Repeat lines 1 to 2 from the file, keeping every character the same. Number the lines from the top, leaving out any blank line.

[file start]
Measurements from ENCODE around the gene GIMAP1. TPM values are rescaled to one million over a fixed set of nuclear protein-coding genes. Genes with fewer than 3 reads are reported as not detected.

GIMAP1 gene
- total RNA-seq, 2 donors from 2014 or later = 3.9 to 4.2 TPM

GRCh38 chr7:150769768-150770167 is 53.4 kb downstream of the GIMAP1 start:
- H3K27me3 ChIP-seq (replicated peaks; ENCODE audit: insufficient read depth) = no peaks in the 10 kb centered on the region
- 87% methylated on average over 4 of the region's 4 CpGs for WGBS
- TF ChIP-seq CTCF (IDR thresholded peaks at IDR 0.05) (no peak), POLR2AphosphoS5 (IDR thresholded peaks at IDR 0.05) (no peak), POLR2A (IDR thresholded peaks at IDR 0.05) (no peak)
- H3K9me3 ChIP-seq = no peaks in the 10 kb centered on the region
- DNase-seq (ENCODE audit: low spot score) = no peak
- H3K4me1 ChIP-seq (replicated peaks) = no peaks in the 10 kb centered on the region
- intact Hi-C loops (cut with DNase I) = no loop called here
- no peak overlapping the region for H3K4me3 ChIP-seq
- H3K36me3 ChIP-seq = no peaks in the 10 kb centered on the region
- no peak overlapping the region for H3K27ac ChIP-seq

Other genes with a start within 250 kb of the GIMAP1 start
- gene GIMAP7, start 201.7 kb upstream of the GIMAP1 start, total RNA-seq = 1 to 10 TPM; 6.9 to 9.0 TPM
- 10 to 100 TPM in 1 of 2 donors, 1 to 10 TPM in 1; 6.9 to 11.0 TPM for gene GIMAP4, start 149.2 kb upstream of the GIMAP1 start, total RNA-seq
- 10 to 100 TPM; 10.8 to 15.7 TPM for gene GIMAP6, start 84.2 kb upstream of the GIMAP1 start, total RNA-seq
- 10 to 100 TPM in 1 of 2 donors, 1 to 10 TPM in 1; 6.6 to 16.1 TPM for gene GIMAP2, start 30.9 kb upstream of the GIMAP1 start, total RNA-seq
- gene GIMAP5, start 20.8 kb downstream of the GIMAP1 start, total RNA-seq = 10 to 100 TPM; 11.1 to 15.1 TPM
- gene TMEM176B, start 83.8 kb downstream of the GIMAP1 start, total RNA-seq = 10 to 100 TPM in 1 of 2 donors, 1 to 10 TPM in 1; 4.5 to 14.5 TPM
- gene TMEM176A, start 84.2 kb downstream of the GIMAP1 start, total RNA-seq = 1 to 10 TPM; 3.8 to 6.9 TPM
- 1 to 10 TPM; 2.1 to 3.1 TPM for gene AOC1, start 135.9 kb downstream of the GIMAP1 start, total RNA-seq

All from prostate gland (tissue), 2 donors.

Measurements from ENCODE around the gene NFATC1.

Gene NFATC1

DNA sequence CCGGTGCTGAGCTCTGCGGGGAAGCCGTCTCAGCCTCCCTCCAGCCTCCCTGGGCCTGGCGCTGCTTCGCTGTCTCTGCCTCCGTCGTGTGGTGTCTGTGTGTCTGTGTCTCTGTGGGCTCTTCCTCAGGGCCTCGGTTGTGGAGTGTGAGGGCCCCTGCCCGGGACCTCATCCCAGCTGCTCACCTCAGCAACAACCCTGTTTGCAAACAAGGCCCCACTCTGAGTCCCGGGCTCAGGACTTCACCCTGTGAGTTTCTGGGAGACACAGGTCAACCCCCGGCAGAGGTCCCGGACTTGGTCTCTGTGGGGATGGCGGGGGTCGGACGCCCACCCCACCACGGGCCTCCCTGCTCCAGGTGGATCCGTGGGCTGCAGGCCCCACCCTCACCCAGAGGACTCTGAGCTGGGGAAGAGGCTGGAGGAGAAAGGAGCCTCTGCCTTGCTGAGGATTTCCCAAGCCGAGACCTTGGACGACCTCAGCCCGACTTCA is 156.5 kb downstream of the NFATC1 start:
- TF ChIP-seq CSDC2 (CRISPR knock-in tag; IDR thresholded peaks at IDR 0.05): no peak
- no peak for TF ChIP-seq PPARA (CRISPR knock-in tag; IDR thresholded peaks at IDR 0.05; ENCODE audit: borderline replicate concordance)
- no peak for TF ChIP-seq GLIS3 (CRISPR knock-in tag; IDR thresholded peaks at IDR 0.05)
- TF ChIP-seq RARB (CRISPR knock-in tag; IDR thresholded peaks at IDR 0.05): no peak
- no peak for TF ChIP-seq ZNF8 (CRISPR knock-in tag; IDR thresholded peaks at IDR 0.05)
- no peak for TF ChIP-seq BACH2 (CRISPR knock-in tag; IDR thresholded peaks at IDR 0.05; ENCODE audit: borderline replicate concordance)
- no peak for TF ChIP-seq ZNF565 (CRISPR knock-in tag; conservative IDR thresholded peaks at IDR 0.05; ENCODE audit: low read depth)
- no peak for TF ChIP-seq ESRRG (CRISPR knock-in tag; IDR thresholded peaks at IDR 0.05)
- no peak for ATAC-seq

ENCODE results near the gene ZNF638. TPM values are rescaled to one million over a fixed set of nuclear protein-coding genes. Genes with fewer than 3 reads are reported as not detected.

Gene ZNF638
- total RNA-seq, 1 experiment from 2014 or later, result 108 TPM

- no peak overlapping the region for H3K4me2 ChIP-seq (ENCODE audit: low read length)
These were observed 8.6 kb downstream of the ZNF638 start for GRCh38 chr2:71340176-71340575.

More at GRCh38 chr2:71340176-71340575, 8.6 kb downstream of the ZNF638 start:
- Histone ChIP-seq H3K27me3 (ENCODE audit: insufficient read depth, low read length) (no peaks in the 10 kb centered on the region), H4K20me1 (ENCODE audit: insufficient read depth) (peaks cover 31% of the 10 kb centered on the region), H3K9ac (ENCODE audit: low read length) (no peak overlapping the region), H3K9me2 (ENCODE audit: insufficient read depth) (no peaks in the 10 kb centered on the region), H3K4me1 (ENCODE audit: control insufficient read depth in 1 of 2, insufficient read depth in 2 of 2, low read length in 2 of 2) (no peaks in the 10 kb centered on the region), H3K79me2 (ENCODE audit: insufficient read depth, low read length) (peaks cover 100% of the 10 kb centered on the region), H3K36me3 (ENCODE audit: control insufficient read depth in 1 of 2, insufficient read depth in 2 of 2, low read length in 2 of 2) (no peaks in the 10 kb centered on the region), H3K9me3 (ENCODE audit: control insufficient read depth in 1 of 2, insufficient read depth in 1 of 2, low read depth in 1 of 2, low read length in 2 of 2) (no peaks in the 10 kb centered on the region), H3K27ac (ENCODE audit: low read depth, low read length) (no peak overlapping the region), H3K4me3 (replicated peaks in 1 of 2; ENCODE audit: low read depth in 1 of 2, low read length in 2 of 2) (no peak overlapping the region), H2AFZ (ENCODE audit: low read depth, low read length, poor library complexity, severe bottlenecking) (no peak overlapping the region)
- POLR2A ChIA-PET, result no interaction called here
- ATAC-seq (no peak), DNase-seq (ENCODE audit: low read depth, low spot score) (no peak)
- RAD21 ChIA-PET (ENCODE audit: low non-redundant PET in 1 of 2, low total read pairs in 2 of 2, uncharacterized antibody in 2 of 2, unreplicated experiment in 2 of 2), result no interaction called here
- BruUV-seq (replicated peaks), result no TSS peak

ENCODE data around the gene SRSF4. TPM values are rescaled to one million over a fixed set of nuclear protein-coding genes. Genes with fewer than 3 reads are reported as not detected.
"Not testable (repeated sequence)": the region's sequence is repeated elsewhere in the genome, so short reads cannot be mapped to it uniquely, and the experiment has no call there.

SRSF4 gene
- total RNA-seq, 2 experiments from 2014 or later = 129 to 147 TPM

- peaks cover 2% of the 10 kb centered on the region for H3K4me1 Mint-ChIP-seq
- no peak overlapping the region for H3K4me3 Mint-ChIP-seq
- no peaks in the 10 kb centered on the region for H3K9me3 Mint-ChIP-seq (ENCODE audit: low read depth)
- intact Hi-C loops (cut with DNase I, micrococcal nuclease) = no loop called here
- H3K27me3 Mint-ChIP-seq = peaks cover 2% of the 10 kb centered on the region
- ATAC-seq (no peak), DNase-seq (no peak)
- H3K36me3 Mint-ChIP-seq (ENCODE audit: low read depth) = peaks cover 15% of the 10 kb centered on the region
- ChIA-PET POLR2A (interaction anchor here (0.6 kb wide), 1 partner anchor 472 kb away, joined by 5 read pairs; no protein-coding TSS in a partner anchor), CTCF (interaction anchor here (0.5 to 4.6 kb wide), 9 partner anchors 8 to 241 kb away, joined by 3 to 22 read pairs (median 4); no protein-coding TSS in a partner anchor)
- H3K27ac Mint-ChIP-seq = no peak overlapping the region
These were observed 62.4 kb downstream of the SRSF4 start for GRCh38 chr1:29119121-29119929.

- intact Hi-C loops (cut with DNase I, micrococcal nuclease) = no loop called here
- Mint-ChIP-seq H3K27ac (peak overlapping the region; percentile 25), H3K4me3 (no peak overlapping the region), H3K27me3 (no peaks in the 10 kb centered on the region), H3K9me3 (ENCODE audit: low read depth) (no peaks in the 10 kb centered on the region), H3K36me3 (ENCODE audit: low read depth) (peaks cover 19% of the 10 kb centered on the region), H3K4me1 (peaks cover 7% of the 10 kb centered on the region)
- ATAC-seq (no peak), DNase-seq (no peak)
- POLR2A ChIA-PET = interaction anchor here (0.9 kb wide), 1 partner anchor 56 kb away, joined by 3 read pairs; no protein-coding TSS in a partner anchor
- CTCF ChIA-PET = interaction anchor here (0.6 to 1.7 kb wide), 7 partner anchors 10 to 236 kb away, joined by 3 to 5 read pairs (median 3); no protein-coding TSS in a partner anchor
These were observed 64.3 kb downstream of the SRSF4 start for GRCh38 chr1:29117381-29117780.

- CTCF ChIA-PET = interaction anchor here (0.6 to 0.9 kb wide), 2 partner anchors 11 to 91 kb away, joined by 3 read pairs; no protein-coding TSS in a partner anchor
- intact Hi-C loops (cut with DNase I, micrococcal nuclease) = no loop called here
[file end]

Measurements from ENCODE around the gene GIMAP1. TPM values are rescaled to one million over a fixed set of nuclear protein-coding genes. Genes with fewer than 3 reads are reported as not detected.

GIMAP1 gene